Of course, that's only a problem if that high-bandwidth content comes from the Internet. If it's served from within the store, customers could receive a constant stream of commercials, product pitches and other videos on their smartphones and tablets. There's just one difficulty: If customers are accustomed to having a huge pipe to the Internet on their personal devices, they won't react well to retailers that have cut back their bandwidth ration to just enough for the Web, E-mail and Twitter—unless there's someone else available to blame.
The irony is that retailers have only been able to offer customer Wi-Fi because expectations are low. Tiny mobile screens only require shrunk-down video, so even if customers want to watch movies on their phones, they sip bandwidth instead of gulping it. But tablets are already showing themselves to be bandwidth hogs, and that's before the new chipsets beef up their capacity to bring down retail networks.
In practical terms, offering customers the bandwidth they will soon come to expect is going to be prohibitively expensive. It might lead to a bandwidth race—retailers competing to see who can supply the most bandwidth for customers. And that, of course, would be a complete waste, because every in-store minute a customer wastes watching HD video on the Internet is time the customer isn't shopping—or even being pitched the retailer's products.
(The potential exceptions: video and game retailers. Even then, serving that video from within the store makes more sense than letting customers get it from the Internet. Besides, will there even be video retailers in 2014?)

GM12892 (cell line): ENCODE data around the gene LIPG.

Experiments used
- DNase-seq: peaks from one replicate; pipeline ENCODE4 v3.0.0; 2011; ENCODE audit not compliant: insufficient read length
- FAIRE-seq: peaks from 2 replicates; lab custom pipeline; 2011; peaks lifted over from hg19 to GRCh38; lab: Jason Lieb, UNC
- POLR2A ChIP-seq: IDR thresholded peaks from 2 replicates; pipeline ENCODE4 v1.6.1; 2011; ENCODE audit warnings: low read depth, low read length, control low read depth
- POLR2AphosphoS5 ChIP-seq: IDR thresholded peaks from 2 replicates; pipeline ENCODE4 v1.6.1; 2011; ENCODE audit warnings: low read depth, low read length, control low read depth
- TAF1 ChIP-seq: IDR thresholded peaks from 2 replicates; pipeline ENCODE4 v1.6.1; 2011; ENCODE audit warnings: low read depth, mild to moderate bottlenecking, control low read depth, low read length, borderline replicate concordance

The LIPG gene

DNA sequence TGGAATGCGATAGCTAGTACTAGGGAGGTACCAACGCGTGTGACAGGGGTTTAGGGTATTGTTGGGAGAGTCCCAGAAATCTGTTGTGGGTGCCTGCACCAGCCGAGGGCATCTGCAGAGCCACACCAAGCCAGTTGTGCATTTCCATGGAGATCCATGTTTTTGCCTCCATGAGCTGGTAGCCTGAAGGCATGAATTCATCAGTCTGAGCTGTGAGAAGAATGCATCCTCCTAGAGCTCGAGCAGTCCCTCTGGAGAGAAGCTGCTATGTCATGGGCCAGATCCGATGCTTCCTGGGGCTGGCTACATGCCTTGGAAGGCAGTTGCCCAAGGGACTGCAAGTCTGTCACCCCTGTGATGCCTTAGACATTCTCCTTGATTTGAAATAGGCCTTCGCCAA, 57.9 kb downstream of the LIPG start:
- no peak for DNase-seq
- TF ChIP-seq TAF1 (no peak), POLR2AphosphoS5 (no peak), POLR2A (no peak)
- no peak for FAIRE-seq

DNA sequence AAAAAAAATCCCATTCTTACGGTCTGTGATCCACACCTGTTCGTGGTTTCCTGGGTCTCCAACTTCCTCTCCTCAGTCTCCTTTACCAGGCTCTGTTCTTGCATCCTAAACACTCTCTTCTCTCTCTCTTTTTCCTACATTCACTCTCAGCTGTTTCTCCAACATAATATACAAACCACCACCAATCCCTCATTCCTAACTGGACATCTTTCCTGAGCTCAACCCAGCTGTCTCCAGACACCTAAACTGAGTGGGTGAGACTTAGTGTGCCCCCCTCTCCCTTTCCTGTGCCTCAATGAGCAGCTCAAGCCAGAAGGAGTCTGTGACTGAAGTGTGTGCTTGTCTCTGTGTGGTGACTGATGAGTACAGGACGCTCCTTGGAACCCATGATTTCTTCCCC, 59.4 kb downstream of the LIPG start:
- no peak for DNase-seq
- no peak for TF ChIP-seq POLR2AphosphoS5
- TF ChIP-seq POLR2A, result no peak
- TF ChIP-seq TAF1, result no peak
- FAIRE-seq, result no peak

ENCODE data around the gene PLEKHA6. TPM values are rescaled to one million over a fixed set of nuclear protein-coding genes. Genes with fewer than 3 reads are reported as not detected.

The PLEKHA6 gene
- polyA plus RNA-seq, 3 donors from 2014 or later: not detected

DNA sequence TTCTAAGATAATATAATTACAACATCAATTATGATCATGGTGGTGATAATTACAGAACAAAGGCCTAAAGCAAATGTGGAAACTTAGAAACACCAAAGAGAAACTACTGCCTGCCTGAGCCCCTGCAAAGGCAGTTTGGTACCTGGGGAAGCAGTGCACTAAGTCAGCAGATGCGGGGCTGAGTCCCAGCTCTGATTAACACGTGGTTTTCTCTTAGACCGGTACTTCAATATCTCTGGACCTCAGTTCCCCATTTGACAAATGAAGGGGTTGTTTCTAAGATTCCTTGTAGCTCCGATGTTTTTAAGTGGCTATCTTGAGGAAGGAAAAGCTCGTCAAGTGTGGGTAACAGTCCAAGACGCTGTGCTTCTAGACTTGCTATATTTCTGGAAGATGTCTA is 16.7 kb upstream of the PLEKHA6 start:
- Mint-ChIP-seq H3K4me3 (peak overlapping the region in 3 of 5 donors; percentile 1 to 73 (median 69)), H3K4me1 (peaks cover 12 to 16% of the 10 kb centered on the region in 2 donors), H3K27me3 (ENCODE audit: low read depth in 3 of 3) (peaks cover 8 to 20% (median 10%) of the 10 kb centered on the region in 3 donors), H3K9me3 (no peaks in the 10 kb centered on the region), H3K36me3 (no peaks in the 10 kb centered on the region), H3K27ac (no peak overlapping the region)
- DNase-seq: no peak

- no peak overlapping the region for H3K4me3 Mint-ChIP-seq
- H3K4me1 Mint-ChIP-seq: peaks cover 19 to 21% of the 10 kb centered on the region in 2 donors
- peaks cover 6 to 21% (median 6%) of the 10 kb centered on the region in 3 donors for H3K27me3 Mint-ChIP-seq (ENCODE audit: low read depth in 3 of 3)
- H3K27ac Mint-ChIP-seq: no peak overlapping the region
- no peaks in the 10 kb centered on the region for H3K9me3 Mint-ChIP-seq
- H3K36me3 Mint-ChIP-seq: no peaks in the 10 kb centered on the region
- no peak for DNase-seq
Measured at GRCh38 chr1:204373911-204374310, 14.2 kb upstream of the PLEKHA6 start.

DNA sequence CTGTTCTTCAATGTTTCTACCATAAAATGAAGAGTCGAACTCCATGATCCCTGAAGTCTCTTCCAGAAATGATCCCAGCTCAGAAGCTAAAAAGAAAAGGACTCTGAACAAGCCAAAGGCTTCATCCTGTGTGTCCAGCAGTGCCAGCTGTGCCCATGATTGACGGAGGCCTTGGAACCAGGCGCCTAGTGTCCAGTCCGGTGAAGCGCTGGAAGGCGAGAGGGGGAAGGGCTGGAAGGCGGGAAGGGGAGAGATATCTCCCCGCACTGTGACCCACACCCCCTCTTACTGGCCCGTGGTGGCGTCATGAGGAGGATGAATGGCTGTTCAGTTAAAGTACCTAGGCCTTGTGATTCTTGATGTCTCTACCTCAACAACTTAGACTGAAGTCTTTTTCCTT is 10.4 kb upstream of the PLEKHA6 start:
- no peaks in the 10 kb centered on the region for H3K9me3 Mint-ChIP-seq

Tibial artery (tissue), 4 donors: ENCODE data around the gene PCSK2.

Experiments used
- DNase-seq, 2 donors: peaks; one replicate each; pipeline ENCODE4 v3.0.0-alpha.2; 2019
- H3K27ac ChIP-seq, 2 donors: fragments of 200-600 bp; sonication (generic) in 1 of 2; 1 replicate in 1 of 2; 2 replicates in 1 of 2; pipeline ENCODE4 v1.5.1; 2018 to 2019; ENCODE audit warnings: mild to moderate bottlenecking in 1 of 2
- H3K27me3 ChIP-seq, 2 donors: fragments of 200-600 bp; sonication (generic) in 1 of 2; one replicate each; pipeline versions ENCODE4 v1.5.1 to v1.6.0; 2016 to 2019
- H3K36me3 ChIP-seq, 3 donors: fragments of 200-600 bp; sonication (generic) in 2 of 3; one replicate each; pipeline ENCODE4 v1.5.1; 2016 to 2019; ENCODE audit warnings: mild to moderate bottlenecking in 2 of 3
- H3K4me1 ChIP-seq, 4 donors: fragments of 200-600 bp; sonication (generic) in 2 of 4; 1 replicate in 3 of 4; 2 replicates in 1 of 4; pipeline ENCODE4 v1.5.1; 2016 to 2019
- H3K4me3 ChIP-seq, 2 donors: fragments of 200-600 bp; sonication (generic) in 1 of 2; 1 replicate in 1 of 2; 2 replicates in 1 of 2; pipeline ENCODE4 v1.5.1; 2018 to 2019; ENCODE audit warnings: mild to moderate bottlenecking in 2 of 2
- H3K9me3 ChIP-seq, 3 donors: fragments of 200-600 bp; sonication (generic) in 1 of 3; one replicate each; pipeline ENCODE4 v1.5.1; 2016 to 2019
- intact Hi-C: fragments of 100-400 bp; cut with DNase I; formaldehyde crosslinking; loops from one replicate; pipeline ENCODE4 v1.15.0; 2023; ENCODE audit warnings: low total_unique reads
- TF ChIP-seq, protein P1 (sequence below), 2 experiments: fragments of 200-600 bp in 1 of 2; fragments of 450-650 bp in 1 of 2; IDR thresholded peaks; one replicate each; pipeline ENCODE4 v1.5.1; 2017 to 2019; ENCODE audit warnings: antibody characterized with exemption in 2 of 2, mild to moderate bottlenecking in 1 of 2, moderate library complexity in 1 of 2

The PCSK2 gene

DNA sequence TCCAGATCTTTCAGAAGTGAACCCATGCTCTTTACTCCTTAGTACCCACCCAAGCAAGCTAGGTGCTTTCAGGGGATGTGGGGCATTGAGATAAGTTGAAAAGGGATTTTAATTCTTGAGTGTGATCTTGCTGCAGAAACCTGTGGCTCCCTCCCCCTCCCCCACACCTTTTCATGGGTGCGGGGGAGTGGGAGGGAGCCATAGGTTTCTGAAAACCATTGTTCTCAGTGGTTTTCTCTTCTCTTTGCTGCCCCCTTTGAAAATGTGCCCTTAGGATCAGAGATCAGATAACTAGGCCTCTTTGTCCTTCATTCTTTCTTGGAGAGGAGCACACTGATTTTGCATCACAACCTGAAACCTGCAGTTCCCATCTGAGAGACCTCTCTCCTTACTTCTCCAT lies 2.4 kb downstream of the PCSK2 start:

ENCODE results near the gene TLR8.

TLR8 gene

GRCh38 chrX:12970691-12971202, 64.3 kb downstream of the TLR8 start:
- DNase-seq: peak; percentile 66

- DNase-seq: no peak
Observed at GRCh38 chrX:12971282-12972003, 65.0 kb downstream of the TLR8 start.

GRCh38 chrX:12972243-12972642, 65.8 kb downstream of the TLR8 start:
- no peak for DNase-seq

A better approach might be to shift responsibility for supplying customer bandwidth to someone else. That way, retailers can still use Wi-Fi in-store for handheld POS and tablet-based demos. And customers? All they would need to do is connect to their mobile operator's network. In most stores that will only work if retailers cut the appropriate deals and install the right equipment to bring signals for as many as a half-dozen mobile providers into the store.
That way, the mobile network is to blame when the movie doesn't play (and what mobile customer isn't ready at a moment's notice to blame his carrier?). Meanwhile, no one will ever complain that they can't get bars deep inside a mall or big-box store. And with the right deal with carriers, retailers may even be able to identify customers as they walk in the door by their cell-phone numbers.
Today that's viewed as too big an investment. But if the choice is between doing a deal with mobile operators or adding a giant connection to the Internet just to lose customers' attention, that decision becomes a whole lot easier.